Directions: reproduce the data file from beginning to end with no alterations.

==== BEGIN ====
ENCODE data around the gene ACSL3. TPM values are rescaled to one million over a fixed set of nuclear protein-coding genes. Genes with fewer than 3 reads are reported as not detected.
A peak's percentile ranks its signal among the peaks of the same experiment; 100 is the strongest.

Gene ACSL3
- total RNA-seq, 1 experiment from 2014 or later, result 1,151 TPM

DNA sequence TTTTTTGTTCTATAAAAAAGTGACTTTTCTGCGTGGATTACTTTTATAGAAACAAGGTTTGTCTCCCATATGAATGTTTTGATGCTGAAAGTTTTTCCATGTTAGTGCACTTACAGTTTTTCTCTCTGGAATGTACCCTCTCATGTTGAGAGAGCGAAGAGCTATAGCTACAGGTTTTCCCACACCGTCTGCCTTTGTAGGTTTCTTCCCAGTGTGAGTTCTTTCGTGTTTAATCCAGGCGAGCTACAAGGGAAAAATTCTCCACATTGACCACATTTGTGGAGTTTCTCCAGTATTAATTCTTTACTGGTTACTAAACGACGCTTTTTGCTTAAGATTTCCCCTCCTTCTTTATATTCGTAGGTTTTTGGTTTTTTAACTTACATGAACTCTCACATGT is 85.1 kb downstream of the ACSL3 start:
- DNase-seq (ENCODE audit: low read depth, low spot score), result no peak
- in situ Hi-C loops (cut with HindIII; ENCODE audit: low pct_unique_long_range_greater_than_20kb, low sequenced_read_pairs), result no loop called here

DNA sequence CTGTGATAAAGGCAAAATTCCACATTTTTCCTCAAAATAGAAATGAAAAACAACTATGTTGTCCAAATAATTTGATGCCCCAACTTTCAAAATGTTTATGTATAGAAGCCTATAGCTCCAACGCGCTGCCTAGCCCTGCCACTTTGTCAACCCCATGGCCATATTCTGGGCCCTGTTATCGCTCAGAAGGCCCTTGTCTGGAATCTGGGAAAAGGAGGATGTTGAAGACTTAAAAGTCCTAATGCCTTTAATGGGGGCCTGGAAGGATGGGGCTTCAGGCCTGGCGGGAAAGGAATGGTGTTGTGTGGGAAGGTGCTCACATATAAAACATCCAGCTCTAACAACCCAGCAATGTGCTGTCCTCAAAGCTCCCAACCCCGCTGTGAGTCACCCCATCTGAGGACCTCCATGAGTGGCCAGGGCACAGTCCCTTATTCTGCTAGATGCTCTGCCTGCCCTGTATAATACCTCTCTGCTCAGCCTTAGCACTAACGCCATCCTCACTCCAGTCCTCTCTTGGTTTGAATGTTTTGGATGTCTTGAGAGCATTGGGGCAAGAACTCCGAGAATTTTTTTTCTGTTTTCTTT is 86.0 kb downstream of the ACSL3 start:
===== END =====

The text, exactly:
ENCODE data around the gene ACSL3. TPM values are rescaled to one million over a fixed set of nuclear protein-coding genes. Genes with fewer than 3 reads are reported as not detected.
A peak's percentile ranks its signal among the peaks of the same experiment; 100 is the strongest.

Gene ACSL3
- total RNA-seq, 1 experiment from 2014 or later, result 1,151 TPM

DNA sequence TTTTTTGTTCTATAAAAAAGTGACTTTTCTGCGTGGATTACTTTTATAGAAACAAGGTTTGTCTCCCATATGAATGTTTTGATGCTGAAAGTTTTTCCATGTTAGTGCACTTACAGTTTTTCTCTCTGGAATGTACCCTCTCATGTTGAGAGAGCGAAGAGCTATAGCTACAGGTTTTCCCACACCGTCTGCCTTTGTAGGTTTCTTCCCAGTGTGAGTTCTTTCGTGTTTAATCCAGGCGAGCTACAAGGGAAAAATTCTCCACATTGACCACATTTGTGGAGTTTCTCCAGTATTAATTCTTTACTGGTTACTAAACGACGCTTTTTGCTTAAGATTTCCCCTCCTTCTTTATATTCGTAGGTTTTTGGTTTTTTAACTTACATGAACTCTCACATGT is 85.1 kb downstream of the ACSL3 start:
- DNase-seq (ENCODE audit: low read depth, low spot score), result no peak
- in situ Hi-C loops (cut with HindIII; ENCODE audit: low pct_unique_long_range_greater_than_20kb, low sequenced_read_pairs), result no loop called here

DNA sequence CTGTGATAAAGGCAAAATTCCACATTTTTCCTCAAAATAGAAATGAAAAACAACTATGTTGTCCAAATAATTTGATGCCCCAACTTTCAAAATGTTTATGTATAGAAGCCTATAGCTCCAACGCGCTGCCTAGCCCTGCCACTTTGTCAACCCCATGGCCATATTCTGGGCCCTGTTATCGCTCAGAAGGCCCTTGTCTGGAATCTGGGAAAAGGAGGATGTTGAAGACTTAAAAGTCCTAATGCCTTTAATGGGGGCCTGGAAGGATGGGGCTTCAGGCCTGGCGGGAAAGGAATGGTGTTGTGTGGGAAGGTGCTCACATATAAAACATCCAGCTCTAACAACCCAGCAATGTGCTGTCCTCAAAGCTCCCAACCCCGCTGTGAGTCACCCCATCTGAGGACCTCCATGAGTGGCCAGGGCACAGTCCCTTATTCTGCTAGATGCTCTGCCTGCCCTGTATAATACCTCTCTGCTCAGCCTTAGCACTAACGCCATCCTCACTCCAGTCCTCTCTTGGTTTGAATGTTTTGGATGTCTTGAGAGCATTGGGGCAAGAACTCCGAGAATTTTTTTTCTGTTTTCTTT is 86.0 kb downstream of the ACSL3 start: